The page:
The Lost Country

I was born to the nobility, which is to say I was born an American Citizen. When we had our revolution there were two ways to go. We could demote everyone to the peasantry under the kingship of an all powerful state in the manner of Hobbes’ leviathan. Or we could promote everyone to the status of an English peer. The Magna Charta and the English Bill of Rights had not applied to everyone, but our rights did.

When I was born, I could speak my mind freely. [ After a few months.] I could say any dang foolish thing that popped into my head. The government could do nothing. Other people could, but that was their right. If I walked down to the corner to say foolish things about the government I would be thought odd. The police would just make sure I wasn’t blocking anyone’s way. If I was convinced of the strangest religion – and from the outside many are peculiar – all I risked was social opprobrium. This directly contradicted the national system set up by the Peace of Westphalia. We didn’t care. In sixth grade the Gideons gave me a copy of the New Testament. I was free to accept it, cherish it, refuse it, or burn it. As it stands, It is thirty feet from me as I write this. If I, as an adult, slapped a holstered pistol to my hip and walked downtown, I was free to do so. Admittedly people would wonder why I would do so in such a peaceful place. If the police thought I was doing something wrong they had to convince a jury. If they didn’t it was over. Period.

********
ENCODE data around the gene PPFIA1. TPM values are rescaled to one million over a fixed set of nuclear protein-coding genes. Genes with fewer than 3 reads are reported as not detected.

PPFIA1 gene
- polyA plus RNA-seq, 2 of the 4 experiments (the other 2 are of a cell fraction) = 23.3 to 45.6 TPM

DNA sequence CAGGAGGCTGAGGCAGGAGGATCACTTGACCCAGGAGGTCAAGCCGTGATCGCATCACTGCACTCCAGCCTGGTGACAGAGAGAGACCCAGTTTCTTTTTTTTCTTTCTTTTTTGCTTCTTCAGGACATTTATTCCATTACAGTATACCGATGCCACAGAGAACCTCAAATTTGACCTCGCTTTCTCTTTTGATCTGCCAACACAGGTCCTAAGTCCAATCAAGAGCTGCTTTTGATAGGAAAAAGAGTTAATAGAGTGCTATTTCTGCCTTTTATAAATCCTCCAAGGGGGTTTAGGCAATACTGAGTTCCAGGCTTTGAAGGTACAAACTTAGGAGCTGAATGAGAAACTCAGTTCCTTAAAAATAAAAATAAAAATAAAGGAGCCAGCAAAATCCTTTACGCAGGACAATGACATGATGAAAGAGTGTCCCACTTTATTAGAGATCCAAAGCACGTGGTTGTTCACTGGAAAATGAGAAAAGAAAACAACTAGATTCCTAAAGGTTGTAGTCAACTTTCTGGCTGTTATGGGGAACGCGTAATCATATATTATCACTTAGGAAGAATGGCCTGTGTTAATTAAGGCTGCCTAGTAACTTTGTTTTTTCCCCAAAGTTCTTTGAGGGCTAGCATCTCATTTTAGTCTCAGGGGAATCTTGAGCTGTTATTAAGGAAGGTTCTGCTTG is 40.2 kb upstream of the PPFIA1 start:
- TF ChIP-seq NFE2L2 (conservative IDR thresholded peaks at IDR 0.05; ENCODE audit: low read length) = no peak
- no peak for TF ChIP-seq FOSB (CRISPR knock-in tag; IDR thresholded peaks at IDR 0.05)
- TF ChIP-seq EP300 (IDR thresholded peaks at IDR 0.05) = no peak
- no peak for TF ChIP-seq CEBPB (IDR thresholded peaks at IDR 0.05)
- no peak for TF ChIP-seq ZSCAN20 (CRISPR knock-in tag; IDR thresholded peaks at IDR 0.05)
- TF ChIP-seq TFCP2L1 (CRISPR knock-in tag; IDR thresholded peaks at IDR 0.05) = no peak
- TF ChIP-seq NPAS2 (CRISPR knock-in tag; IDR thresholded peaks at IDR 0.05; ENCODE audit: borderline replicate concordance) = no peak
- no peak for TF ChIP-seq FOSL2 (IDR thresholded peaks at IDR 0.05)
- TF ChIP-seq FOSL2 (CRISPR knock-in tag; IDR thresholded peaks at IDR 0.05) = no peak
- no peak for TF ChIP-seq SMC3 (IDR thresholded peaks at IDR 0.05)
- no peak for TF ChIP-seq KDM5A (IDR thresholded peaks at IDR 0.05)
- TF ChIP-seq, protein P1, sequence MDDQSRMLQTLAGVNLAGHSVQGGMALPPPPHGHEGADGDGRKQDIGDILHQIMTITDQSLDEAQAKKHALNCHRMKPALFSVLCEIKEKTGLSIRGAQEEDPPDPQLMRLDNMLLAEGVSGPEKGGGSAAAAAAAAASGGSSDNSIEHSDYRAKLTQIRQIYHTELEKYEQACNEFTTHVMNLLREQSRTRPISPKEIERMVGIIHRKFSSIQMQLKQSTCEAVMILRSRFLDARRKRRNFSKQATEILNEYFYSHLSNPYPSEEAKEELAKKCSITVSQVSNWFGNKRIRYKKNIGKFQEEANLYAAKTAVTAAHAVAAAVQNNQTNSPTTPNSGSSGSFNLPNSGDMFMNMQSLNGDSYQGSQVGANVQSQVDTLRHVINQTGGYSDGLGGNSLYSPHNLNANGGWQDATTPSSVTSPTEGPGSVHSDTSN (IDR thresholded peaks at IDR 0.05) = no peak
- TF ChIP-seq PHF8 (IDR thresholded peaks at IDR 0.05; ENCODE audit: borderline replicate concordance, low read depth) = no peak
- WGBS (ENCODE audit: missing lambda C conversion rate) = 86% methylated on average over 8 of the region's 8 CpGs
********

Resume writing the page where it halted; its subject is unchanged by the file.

Such freedom is a thing of the past. I have seen people stopped and searched without probable cause. Often times as a way of intimidating them. At a traffic stop I once asked a policeman why he needed my employers name and address and had a pistol drawn on me. The officer said I was obstructing justice. I’ve seen public officials commit perjury with impunity. We allow the federal government to stop us and search us with neither warrant nor probable cause in direct violation of the Bill of Rights. And make us wait in line for the pleasure. If one is carrying more money than the searchers like, they can arrest and seize the money. You must prove your innocence to get it back. Civil forfeiture is a bit more complicated in theory. But not in practice.

Americans are allowed to have weapons. Throughout most of history the difference between the free and the slave is that the free can possess weapons, travel freely, and pass his possessions on to his children or others. In fact for much of history a free man was defined as one who could carry weapons. The Saxons and the Franks were named after theirs. In fact weapons were less for fighting than for claiming a legal status. Plus ça change, plus c’est la même chose.